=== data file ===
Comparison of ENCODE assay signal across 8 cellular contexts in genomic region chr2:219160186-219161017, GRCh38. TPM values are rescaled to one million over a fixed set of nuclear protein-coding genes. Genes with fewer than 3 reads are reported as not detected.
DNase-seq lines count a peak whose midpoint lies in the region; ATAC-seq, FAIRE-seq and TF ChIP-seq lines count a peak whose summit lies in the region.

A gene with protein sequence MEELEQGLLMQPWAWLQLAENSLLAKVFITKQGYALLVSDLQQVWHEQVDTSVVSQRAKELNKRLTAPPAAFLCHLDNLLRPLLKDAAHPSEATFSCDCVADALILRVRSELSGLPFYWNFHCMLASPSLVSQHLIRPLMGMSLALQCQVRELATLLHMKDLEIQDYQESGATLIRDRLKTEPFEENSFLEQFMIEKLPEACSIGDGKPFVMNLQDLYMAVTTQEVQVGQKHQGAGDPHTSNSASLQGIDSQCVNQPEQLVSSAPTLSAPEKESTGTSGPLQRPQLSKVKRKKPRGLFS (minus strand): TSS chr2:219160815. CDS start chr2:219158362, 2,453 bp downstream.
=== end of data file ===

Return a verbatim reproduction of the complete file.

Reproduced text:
Comparison of ENCODE assay signal across 8 cellular contexts in genomic region chr2:219160186-219161017, GRCh38. TPM values are rescaled to one million over a fixed set of nuclear protein-coding genes. Genes with fewer than 3 reads are reported as not detected.
DNase-seq lines count a peak whose midpoint lies in the region; ATAC-seq, FAIRE-seq and TF ChIP-seq lines count a peak whose summit lies in the region.

A gene with protein sequence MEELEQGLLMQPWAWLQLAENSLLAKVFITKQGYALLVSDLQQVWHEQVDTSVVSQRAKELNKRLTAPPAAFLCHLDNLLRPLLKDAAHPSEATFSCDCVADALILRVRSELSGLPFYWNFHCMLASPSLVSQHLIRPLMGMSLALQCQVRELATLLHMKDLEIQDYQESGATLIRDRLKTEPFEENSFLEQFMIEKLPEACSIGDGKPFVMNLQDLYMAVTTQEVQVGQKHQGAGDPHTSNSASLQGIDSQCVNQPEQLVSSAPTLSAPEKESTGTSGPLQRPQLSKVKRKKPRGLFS (minus strand): TSS chr2:219160815. CDS start chr2:219158362, 2,453 bp downstream.